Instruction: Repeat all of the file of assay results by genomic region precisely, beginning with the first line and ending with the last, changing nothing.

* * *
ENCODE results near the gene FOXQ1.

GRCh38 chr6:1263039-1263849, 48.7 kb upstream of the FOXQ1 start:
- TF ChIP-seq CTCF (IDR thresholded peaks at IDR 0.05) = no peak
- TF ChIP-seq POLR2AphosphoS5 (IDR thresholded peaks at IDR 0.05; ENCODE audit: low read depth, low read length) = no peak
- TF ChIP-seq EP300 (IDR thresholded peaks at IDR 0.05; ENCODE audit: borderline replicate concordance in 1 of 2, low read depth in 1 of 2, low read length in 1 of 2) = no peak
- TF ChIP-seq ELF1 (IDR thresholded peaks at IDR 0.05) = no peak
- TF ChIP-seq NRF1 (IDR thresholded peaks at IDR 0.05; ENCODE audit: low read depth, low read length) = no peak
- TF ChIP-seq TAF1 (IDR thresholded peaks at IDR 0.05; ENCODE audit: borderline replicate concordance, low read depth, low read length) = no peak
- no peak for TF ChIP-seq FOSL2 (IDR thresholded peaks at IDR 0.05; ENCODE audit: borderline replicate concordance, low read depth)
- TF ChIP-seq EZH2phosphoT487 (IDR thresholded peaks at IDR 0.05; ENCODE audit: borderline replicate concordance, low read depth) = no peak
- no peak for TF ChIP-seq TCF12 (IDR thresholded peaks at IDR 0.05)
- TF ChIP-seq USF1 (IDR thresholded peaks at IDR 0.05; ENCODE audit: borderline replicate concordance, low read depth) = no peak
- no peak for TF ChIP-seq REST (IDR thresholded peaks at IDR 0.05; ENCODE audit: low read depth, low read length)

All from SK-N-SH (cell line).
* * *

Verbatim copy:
ENCODE results near the gene FOXQ1.

GRCh38 chr6:1263039-1263849, 48.7 kb upstream of the FOXQ1 start:
- TF ChIP-seq CTCF (IDR thresholded peaks at IDR 0.05) = no peak
- TF ChIP-seq POLR2AphosphoS5 (IDR thresholded peaks at IDR 0.05; ENCODE audit: low read depth, low read length) = no peak
- TF ChIP-seq EP300 (IDR thresholded peaks at IDR 0.05; ENCODE audit: borderline replicate concordance in 1 of 2, low read depth in 1 of 2, low read length in 1 of 2) = no peak
- TF ChIP-seq ELF1 (IDR thresholded peaks at IDR 0.05) = no peak
- TF ChIP-seq NRF1 (IDR thresholded peaks at IDR 0.05; ENCODE audit: low read depth, low read length) = no peak
- TF ChIP-seq TAF1 (IDR thresholded peaks at IDR 0.05; ENCODE audit: borderline replicate concordance, low read depth, low read length) = no peak
- no peak for TF ChIP-seq FOSL2 (IDR thresholded peaks at IDR 0.05; ENCODE audit: borderline replicate concordance, low read depth)
- TF ChIP-seq EZH2phosphoT487 (IDR thresholded peaks at IDR 0.05; ENCODE audit: borderline replicate concordance, low read depth) = no peak
- no peak for TF ChIP-seq TCF12 (IDR thresholded peaks at IDR 0.05)
- TF ChIP-seq USF1 (IDR thresholded peaks at IDR 0.05; ENCODE audit: borderline replicate concordance, low read depth) = no peak
- no peak for TF ChIP-seq REST (IDR thresholded peaks at IDR 0.05; ENCODE audit: low read depth, low read length)

All from SK-N-SH (cell line).